A large box is handily made of what is necessary to replace any substance. Suppose an example is necessary, the plainer it is made the more reason there is for some outward recognition that there is a result.
A box is made sometimes and them to see to see to it neatly and to have the holes stopped up makes it necessary to use paper.
So you shall put these, my words, on your heart and on your soul; you shall bind them as a sign upon your hand, and they shall be for frontlets (a reminder) between your eyes. Deuteronomy 6:8
If Stein’s box is Tefillin, it contains sacred texts, something substantial to replace any other kind of substance, which might be “the most important part or idea of what is said or written.” In other words, these sacred texts would supersede any other credo. One of the arguments, Stein makes in her college essay was how the modern Jew wants to “escape from a religion which has become a hard shell of formalism” that interferes, such that the soul leaves the body and “living substance is gone.”
Stein could very well be talking about her own writing (i.e. Tender Buttons), which she hoped to make plain (using simple Anglo-Saxon words) so that her audience would understand (recognize) and benefit (partake of the result). This prayer begins with the word shema, which means listen or hear. One of Stein’s tenets for how to live is something she called talking and listening. Prayer is a type of talking and listening between God and His followers.
A custom which is necessary when a box is used and taken is that a large part of the time there are three which have different connections. The one is on the table. The two are on the table. The three are on the table. The one, one is the same length as is shown by the cover being longer. The other is different there is more cover that shows it. The other is different and that makes the corners have the same shade the eight are in singular arrangement to make four necessary.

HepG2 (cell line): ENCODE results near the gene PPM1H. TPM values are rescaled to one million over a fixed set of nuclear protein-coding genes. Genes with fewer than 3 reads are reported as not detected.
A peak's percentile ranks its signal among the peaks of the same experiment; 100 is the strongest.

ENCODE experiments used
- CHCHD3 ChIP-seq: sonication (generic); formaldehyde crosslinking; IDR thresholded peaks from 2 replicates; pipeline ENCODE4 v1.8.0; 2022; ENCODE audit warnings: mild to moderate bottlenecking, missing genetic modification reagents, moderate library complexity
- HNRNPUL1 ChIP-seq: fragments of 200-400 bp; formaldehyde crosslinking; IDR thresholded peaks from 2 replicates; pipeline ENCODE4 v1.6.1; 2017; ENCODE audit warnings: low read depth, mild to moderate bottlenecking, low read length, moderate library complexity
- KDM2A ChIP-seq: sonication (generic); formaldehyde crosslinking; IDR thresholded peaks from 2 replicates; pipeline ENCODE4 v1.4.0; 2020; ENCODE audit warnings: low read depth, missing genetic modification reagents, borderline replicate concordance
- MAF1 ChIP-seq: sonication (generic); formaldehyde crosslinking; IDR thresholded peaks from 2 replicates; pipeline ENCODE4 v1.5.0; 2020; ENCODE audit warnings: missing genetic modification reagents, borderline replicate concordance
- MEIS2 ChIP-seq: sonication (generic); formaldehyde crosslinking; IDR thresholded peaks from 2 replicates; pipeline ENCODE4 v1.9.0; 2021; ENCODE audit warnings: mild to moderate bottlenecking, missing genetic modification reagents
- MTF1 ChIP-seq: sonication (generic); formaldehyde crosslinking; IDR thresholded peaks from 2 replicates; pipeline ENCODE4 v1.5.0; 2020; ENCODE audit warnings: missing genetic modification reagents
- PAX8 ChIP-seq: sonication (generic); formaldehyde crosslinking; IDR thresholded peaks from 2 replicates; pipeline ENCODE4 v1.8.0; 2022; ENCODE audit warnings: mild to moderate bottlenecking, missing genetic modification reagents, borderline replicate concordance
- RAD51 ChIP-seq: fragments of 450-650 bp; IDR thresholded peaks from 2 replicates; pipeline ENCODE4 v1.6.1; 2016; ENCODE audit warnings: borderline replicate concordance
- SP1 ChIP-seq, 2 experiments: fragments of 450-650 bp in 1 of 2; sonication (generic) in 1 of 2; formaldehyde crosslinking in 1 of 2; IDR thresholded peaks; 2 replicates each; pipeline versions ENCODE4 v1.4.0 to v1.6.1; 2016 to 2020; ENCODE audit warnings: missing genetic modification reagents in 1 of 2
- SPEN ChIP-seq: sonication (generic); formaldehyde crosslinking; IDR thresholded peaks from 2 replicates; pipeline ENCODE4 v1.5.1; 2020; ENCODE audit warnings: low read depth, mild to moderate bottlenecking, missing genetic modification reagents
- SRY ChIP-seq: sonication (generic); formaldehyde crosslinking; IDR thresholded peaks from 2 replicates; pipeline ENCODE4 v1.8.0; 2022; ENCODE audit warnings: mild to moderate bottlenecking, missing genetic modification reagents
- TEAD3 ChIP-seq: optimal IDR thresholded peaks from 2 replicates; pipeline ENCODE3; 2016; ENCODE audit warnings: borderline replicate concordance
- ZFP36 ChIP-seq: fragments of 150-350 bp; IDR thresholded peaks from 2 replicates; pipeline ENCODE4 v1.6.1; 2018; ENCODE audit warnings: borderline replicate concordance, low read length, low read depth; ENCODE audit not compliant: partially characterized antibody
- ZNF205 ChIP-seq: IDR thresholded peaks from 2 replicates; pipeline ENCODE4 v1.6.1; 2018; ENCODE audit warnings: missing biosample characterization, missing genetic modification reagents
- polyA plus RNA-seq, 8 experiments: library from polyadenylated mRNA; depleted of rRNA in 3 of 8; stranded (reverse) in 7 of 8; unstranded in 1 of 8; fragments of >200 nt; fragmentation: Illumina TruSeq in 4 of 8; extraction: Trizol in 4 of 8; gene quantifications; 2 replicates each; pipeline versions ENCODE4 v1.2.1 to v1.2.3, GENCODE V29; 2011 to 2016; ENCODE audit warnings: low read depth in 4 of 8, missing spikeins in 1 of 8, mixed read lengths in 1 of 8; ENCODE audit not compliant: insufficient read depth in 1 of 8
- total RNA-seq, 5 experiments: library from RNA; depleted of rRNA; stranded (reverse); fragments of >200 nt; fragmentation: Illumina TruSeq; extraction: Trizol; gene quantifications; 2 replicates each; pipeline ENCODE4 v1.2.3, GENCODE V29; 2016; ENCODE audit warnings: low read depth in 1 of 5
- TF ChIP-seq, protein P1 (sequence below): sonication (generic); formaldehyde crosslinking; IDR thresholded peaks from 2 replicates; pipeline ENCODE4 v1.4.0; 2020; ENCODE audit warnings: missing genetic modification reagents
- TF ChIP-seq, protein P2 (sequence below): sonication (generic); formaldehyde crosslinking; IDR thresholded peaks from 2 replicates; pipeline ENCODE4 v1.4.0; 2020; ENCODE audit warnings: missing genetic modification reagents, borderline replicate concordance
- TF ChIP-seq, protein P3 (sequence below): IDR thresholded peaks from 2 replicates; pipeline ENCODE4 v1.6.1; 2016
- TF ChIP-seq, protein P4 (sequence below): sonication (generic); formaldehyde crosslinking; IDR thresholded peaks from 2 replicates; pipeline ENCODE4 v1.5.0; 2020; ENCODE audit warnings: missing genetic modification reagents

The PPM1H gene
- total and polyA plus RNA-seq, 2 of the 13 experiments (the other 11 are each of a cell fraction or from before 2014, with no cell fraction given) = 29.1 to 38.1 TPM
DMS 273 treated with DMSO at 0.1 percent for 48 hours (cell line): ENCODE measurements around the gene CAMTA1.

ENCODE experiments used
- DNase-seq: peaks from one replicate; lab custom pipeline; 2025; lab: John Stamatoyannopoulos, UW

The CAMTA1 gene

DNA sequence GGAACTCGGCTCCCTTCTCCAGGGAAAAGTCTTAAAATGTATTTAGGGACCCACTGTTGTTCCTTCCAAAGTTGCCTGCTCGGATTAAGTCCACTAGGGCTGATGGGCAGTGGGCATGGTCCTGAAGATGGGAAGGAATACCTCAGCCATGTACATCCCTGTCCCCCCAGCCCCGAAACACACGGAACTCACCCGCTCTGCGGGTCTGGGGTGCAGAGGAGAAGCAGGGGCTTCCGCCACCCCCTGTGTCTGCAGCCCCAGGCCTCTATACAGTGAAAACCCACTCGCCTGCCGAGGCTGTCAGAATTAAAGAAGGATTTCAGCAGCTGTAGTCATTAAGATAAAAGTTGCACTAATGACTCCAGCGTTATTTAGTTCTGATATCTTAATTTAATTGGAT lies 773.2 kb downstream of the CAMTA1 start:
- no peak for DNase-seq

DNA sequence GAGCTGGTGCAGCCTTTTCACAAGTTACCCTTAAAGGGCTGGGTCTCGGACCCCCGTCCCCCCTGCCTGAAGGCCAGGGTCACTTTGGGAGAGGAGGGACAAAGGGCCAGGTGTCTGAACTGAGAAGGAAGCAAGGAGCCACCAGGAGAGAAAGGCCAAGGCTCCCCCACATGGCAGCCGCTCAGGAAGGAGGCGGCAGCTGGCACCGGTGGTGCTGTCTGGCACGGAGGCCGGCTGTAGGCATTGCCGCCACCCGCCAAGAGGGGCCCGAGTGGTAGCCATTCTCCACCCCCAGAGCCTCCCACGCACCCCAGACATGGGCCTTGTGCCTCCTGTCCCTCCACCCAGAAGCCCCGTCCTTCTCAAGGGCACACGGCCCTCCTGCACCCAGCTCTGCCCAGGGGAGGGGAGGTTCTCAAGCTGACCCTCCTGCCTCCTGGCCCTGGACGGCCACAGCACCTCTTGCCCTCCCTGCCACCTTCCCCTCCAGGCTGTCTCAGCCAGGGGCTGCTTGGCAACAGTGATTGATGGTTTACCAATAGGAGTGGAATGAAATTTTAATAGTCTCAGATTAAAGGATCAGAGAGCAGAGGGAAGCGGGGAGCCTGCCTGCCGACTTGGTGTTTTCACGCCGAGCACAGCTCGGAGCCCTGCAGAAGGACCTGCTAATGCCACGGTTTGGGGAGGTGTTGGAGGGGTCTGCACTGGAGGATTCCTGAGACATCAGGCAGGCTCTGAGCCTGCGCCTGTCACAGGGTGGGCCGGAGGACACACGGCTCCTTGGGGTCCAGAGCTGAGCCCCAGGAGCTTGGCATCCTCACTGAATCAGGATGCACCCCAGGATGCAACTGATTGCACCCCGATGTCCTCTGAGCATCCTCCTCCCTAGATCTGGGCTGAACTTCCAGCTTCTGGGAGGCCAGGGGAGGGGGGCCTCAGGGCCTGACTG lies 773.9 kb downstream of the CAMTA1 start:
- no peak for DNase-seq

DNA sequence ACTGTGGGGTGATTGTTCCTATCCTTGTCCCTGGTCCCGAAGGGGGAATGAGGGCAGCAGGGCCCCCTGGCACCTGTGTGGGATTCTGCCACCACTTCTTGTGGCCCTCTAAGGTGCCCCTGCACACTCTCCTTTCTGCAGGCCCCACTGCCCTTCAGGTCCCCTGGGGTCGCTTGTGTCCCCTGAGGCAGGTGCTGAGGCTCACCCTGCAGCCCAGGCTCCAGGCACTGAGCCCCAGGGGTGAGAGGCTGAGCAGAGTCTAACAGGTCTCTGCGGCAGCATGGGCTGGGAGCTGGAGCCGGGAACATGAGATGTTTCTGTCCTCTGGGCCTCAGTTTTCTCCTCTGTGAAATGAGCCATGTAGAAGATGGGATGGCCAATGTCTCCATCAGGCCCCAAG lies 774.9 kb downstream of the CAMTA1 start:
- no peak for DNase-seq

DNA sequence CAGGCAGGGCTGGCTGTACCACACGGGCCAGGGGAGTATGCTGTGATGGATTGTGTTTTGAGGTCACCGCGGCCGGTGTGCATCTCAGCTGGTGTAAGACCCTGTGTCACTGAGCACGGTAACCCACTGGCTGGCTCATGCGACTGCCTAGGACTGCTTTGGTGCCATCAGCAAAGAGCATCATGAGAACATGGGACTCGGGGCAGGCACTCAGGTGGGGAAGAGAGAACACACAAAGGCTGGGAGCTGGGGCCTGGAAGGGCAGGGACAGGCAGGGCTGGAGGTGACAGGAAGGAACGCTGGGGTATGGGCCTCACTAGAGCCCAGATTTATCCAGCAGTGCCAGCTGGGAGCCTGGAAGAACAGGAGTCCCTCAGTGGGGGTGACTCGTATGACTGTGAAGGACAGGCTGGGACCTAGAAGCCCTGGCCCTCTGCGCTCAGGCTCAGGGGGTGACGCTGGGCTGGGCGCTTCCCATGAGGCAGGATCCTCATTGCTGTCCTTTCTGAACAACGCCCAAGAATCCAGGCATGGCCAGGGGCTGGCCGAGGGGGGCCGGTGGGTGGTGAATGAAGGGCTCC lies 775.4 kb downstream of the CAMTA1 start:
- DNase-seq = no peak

Stanza three of “A box.” is complex, so Steiny will quote from the Shema and then offer her own commentary.
Sh'ma Yis'ra'eil Adonai Eloheinu Adonai echad.
Hear, Israel, the Lord is our God, the Lord is One.
This is how the prayer, a daily prayer (a recitation of custom), opens. It establishes that the Jewish god is the only god, The One. What Stein may be alluding to with her count of one-two-three on the table is the relationship (connections) between God, the believer, and the holy land of Israel.
And these words that I command you today shall be in your heart.
And you shall teach them diligently to your children… Deuteronomy 6:5-6
More likely Stein is associating her count of one-two-three on the table as the relationship between God, the believer, and the believer’s children. In medical school, Stein, who spent four years at Johns Hopkins University, told people that she believed women should have children. Steiny and her hard-working band of Buttons believe that Tender Buttons established a covenant between Stein and Toklas such that the offspring of their marriage were Stein’s published works. A pursuit Toklas actively engaged in during and after Stein’s life.
Speak to the children of Israel and say to them they should make themselves tzitzit (fringes) on the corners of their clothing… they shall be tzitzit for you, and when you look at them you will remember all of the Lord's commandments and do them and not follow after your heart and after your eyes which lead you astray. Numbers 15:39-40
Tzitzit are braided tassels that hang from the four corners of the tallit, the requisite prayer shawl (cover) worn by Jews (originally only the men wore these but now in some Jewish practice, like Reformed Judaism, women may also wear the tallit). Tzitzit construction is complicated because each corner is made of four strands, but when attached to the tallit, through one or two holes in the prayer shawl cloth, these four strands appear to be eight fine threads.
Lax, to have corners, to be lighter than some weight, to indicate a wedding journey, to last brown and not curious, to be wealthy, cigarettes are established by length and by doubling.
Rules apply to tzitzit length and originally one of the threads was supposed to be blue in color. Stein may be playing with color, favoring brown over blue. Brown is the color she and her brother Leo chose for their bohemian clothing that earned them the nickname of les Stein Frères (as in monastic friars/brothers). Mention of a wedding journey may only be to keep this poem anchored in the love poem, although recently married men were not required to say the daily Shema until they consummated the marriage. The mention of cigarettes in stanzas four through six with the possibility that the seventh and final stanza might be pointing to a silver cigarette case is allusive but may indicate some kind of sexual code.
Given Stein’s college essay that advocates keeping her Judaism a private matter in conjunction with the extreme injustice and anti-Semitism invoked by the Dreyfus Affair, Steiny feels comfortable in saying that Tender Buttons, which is a work like no other produced by Stein, contains hidden elements of Judaism. Still, Stein’s brand of Judaism is not traditional. As her intention was to make the English language new with her literature, her interest in Judaism was also in the same vain of renewal—making it fit her life style for herself and Alice Toklas.